Bob Dogan With Buddy Rich London 1971


Very Alive at Ronnie Scott’s

BGO Records BGOCD 785

1. Moments Notice
2. Watson’s Walk
3. St Mark’s Square
4. Little Train
5. Milestones
6. The Words
7. Dancing Men
8. Just Buddy Rich

2.Love Story
3. In A Mellotone
4. Two Bass Hit
5. Buddy Rich Introduces
6. That’s Enough
7. Time Being
8. Buddy Rich Again

Buddy Rich – Drums
Pat LaBarbera, Don Englert – Tenor sax, soprano sax, flute
Brian A. Grivna – Alto sax, flute
Jimmy Mosher – Alto sax, soprano sax, flute
Joe Calo – Baritone sax, soprano sax, flute
Lin Biviano, Jeff Stout, Wayne Naus, John Deflon – Trumpets
Bruce Paulson, Tony DiMaggio – Trombones
John Leys – Bass trombone
paul Kondziela – Bass

I was lucky enough to be around when Buddy Rich formed his new big band in 1966 and brought it to Britain – at a time when big bands were not exactly a surefire way of making a profit. But Buddy was unique: a remarkable drummer who had played in such big bands as those led by Tommy Dorsey and Harry James, as well as performing in numerous small groups: notably on recordings organised by Norman Granz. He managed to keep his new big band together until 1974, and this double album was recorded at Ronnie Scott’s London club in 1971.

This album captures the sheer excitement of Buddy’s band in full flight before an enthusiastic audience. The sound quality (recording engineer: Bob Auger) is remarkably good for a recording in a comparatively cramped club, and it conveys the way that Rich’s drumming propelled the band forward with unstoppable power. The opening Moments Notice illustrates this to the full, with tightly-phrased ensembles plus dynamic solos from altoist Jimmy Mosher, trumpeter Jeff Stout, and tenorist Pat LaBarbera (who, along with trumpeter Liv Biviano and trombonist Bruce Paulson, is the most predominantly featured soloist here). The band was certainly an exciting unit but it is Buddy’s drums that catch the attention, for the major contribution they make to the music. He was in some ways an old-fashioned drummer, playing four-in-a-bar on the bass drum, but his accents are spot-on and his drum breaks are masterpieces of precision and sheer rightness.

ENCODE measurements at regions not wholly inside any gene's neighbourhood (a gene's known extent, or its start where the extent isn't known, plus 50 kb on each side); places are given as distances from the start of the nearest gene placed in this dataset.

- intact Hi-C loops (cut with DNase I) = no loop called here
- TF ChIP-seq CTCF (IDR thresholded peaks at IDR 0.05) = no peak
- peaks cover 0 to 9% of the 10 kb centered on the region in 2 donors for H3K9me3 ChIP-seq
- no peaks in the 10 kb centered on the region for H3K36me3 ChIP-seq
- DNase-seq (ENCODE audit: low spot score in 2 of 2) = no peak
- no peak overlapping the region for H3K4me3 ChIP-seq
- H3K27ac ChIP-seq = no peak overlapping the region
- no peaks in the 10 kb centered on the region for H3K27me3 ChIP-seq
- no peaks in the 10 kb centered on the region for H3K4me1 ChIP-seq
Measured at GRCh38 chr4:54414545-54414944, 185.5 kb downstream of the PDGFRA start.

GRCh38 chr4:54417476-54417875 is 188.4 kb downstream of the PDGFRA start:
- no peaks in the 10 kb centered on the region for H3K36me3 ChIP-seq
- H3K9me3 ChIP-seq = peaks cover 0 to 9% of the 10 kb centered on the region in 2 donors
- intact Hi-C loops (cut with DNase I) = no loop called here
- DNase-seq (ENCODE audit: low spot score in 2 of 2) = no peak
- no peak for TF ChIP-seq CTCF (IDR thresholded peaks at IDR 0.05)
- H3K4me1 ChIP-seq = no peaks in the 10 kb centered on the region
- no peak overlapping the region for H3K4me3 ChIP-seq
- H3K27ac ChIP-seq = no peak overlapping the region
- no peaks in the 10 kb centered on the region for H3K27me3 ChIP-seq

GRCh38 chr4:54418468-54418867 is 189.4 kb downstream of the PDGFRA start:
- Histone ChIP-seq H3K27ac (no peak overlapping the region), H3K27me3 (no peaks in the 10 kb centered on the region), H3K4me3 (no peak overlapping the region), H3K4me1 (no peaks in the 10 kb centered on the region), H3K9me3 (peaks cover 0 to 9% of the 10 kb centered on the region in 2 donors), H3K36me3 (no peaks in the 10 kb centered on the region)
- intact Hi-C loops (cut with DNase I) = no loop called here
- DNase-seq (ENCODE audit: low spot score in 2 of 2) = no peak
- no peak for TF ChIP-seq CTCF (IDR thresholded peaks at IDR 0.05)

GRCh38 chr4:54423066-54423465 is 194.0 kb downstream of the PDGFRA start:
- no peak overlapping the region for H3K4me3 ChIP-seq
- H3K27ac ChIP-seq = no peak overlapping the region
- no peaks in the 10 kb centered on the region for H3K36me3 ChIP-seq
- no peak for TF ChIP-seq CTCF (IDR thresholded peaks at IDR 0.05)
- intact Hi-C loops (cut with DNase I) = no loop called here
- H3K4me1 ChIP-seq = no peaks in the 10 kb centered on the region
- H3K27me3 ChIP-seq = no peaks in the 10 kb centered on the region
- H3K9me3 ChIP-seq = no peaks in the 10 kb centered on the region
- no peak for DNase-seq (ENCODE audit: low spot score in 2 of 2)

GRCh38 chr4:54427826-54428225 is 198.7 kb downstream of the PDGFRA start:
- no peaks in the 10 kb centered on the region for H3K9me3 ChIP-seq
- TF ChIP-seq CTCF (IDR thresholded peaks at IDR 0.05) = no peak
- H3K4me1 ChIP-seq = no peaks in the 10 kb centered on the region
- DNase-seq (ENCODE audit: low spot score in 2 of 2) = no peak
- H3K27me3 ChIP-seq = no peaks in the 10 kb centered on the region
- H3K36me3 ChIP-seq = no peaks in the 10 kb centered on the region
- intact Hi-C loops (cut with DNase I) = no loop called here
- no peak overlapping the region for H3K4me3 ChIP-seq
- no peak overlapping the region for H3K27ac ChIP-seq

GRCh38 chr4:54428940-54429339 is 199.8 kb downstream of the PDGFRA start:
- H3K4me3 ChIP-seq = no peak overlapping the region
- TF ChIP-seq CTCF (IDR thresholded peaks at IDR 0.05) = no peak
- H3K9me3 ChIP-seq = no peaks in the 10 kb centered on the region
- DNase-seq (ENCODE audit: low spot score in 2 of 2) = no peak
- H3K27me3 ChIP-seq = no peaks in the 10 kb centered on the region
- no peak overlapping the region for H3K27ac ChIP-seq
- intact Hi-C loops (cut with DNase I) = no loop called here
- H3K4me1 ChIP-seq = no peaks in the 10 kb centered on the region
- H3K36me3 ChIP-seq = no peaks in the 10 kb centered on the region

The presence of John Coltrane’s Moments Notice illustrates another strength of the band: its readiness to take on contemporary themes like this and Miles Davis’s Milestones, as well as such show tunes as Superstar -= in which Buddy Rich exhibits his ability to play a thrusting jazz-rock rhythm. The band also features original compositions by Pat LaBarbera and Bill Holman, not forgetting older jazz classics like Duke Ellington’s In a Mellotone and the Dizzy Gillespie Two Bass Hit.

The only weak spot is the introduction of Buddy’s daughter, Kathy, doing her best at singing That’s Enough, although one doubts if she would have got a hearing if she hadn’t been related to the bandleader. But one can forgive such peccadilloes (Kathy’s track only lasts for two minutes, anyway) because her father was one of the greatest drummers in jazz. He is featured more in short breaks than in long drum solos but his dexterity and time-keeping are continuously impressive. Just sample his bass-drum work in Dancing Men. And when he finally does a long drum solo (in Time Being), his control of the drum kit is phenomenal. He also breaks in from time to time with his laconic introductions and ironic remarks. But it’s the music for which jazz fans should buy this double CD – especially as it is very reasonably priced.

Tony Augarde

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